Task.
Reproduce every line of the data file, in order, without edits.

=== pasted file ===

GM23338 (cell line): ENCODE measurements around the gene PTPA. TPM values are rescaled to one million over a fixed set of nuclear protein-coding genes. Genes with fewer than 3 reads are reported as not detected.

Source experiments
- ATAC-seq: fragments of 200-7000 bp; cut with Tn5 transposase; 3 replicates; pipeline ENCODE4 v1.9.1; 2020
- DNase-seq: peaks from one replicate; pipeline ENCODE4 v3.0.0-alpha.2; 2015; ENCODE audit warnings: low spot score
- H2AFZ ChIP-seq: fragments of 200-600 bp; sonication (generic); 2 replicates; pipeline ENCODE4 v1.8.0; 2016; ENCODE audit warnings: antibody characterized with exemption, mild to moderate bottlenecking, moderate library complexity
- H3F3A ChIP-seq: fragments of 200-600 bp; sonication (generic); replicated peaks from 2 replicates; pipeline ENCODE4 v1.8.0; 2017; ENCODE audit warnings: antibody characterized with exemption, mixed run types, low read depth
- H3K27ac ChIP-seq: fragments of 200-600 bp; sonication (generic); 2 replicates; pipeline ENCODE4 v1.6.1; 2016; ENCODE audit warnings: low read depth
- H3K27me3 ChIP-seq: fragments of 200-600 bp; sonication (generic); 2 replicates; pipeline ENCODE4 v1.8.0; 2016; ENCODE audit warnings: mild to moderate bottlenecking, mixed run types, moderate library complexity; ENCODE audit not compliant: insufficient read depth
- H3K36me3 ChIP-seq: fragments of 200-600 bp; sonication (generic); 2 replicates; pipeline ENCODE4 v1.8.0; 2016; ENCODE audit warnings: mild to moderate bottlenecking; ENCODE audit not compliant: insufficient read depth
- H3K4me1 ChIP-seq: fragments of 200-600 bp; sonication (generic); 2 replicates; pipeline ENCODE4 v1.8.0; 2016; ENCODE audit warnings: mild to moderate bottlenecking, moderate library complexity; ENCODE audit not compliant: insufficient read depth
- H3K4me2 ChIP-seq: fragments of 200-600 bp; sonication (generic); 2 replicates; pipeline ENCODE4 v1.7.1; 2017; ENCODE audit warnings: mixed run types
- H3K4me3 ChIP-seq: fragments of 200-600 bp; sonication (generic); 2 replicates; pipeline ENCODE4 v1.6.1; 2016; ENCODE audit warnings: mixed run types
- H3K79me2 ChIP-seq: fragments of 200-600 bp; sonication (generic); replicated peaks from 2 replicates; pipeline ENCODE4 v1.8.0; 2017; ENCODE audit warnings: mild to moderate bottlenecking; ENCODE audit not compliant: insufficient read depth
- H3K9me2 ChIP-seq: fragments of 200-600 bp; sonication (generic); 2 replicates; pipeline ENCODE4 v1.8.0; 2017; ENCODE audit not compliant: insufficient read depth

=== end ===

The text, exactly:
GM23338 (cell line): ENCODE measurements around the gene PTPA. TPM values are rescaled to one million over a fixed set of nuclear protein-coding genes. Genes with fewer than 3 reads are reported as not detected.

Source experiments
- ATAC-seq: fragments of 200-7000 bp; cut with Tn5 transposase; 3 replicates; pipeline ENCODE4 v1.9.1; 2020
- DNase-seq: peaks from one replicate; pipeline ENCODE4 v3.0.0-alpha.2; 2015; ENCODE audit warnings: low spot score
- H2AFZ ChIP-seq: fragments of 200-600 bp; sonication (generic); 2 replicates; pipeline ENCODE4 v1.8.0; 2016; ENCODE audit warnings: antibody characterized with exemption, mild to moderate bottlenecking, moderate library complexity
- H3F3A ChIP-seq: fragments of 200-600 bp; sonication (generic); replicated peaks from 2 replicates; pipeline ENCODE4 v1.8.0; 2017; ENCODE audit warnings: antibody characterized with exemption, mixed run types, low read depth
- H3K27ac ChIP-seq: fragments of 200-600 bp; sonication (generic); 2 replicates; pipeline ENCODE4 v1.6.1; 2016; ENCODE audit warnings: low read depth
- H3K27me3 ChIP-seq: fragments of 200-600 bp; sonication (generic); 2 replicates; pipeline ENCODE4 v1.8.0; 2016; ENCODE audit warnings: mild to moderate bottlenecking, mixed run types, moderate library complexity; ENCODE audit not compliant: insufficient read depth
- H3K36me3 ChIP-seq: fragments of 200-600 bp; sonication (generic); 2 replicates; pipeline ENCODE4 v1.8.0; 2016; ENCODE audit warnings: mild to moderate bottlenecking; ENCODE audit not compliant: insufficient read depth
- H3K4me1 ChIP-seq: fragments of 200-600 bp; sonication (generic); 2 replicates; pipeline ENCODE4 v1.8.0; 2016; ENCODE audit warnings: mild to moderate bottlenecking, moderate library complexity; ENCODE audit not compliant: insufficient read depth
- H3K4me2 ChIP-seq: fragments of 200-600 bp; sonication (generic); 2 replicates; pipeline ENCODE4 v1.7.1; 2017; ENCODE audit warnings: mixed run types
- H3K4me3 ChIP-seq: fragments of 200-600 bp; sonication (generic); 2 replicates; pipeline ENCODE4 v1.6.1; 2016; ENCODE audit warnings: mixed run types
- H3K79me2 ChIP-seq: fragments of 200-600 bp; sonication (generic); replicated peaks from 2 replicates; pipeline ENCODE4 v1.8.0; 2017; ENCODE audit warnings: mild to moderate bottlenecking; ENCODE audit not compliant: insufficient read depth
- H3K9me2 ChIP-seq: fragments of 200-600 bp; sonication (generic); 2 replicates; pipeline ENCODE4 v1.8.0; 2017; ENCODE audit not compliant: insufficient read depth